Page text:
April 11, 2016 - Curant COO, Marc O'Connor, in Specialty Pharmacy Times - FACT: THE AFFORDABLE CARE ACT (ACA) succeeded in increasing the number of insured Americans.
According to the National Center for Health Statistics, there were 16 million fewer uninsured Americans as of September 2015, than in 2013. More specifically, the percentage of uninsured adults aged 18-64 decreased from 22% in 2010 to 13% in the first 9 months of 2015.1
One unintended consequence of the ACA, however, is the creation of a glut of patients awaiting authorization for the exact therapies, or actual cures, for which payers have long clamored.
What is even worse, some patients who stand to benefit most from specialty medications have their prescriptions authorized and filled, only to learn that refills of Harvoni, for example, run into a monthly prior authorization barrier from their pharmacy benefit manager or payer.
At risk of failing to adhere to the costly but valuable regimen due to this barrier, the patient, their payer, and their physician increase the collective risk of resistance to the therapy. We are learning that new curative therapies cannot be treated the same way as legacy and low-cost medication therapies.
Rising Number of Insured + Rising Numbers of Specialty Drugs and Prices = Roadblocks to Value
According to a recent report from The Pew Charitable Trusts, less than 1% of all prescriptions were written for specialty drugs in 2014, yet they accounted for approximately 32% of total drug expenditures.
“Utilization rose by 5.8% in 2014 because of increased use of existing drugs and the introduction of new pharmaceuticals. In 1990, only 10 specialty drugs were on the market,” the authors wrote. “Currently, approximately 300 such drugs are on the market, 19 of which became available in 2014 alone. And nearly 700 specialty drugs are under development.”2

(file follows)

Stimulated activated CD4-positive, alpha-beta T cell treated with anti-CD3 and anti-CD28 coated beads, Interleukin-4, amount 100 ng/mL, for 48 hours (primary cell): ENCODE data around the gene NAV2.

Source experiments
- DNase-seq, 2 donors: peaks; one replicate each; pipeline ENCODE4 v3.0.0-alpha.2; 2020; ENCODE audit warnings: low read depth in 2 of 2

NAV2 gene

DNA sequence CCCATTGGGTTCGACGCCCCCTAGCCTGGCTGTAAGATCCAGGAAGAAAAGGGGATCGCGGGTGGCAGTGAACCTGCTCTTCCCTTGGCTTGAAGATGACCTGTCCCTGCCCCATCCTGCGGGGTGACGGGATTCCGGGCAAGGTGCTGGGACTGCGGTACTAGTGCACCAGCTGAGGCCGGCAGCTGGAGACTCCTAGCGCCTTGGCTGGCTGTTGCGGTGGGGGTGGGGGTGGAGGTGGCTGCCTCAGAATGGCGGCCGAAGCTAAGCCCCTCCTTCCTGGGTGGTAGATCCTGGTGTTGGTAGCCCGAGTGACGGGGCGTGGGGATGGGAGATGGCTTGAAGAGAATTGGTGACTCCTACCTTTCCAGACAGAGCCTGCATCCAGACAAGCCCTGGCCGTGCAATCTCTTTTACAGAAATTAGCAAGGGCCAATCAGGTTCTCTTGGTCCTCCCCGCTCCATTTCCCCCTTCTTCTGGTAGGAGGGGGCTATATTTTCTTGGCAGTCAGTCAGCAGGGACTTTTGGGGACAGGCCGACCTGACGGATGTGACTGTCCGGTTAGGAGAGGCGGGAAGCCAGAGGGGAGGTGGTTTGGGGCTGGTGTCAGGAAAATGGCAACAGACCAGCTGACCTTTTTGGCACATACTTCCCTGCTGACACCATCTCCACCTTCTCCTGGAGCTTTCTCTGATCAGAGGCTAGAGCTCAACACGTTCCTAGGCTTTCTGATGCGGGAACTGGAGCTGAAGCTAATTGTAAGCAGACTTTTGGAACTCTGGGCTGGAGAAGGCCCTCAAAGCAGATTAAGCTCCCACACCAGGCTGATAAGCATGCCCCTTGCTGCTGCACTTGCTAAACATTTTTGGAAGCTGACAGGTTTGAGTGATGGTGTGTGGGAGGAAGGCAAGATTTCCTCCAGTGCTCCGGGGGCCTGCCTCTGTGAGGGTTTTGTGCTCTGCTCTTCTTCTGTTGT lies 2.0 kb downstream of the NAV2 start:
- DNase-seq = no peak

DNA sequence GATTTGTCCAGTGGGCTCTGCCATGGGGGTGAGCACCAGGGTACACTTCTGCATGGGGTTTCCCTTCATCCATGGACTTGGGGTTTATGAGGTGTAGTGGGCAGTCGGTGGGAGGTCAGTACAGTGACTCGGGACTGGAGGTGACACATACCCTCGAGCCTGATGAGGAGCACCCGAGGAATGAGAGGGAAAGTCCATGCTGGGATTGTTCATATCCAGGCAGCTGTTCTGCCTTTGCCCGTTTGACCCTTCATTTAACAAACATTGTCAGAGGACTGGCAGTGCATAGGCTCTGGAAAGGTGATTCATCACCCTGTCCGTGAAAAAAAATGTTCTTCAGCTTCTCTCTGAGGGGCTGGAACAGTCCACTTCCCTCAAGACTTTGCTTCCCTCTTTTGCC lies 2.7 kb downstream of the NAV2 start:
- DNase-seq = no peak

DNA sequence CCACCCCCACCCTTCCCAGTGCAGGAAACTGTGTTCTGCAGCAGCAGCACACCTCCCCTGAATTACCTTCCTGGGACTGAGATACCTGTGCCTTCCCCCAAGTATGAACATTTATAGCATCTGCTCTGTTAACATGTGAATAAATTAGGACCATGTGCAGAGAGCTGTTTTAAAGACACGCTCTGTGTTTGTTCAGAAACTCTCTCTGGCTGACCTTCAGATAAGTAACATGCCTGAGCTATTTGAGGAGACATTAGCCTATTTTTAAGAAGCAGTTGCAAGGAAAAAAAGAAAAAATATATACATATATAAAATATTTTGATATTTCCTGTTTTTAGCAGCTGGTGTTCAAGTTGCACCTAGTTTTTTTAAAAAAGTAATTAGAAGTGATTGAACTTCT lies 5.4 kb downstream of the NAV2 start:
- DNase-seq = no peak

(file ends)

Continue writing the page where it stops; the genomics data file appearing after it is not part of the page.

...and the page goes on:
The meteoric increase in the number and cost of specialty medications, added to the growing population of insured Americans, has created a one-two punch in the guts for patients and providers. While the average time per patient interaction for clinicians continues to shrink, providers are now mired in a worsening administrative bog of prior authorization forms.
At the same time, patients often forego therapy–putting them at greater risk of becoming acute or requiring other, more costly care–due to slow prior authorization processes or out-of-pocket costs, including medication co-payments, they simply cannot afford. It’s a situation akin to classic traffic congestion.
Increasing the volume of vehicles to a constant volume of highway capacity breeds gridlock. Adding new lanes, an immensely expensive proposition, is only a short-term solution. What is needed is taking vehicles off of the roads by giving users effective alternatives.
In the same way bike paths and mass transportation options move people efficiently through a city, pharmaceutical industry alignment should improve access, adherence, and outcomes for all concerned.
To read Marc's full article, visit Specialty Pharmacy Times.
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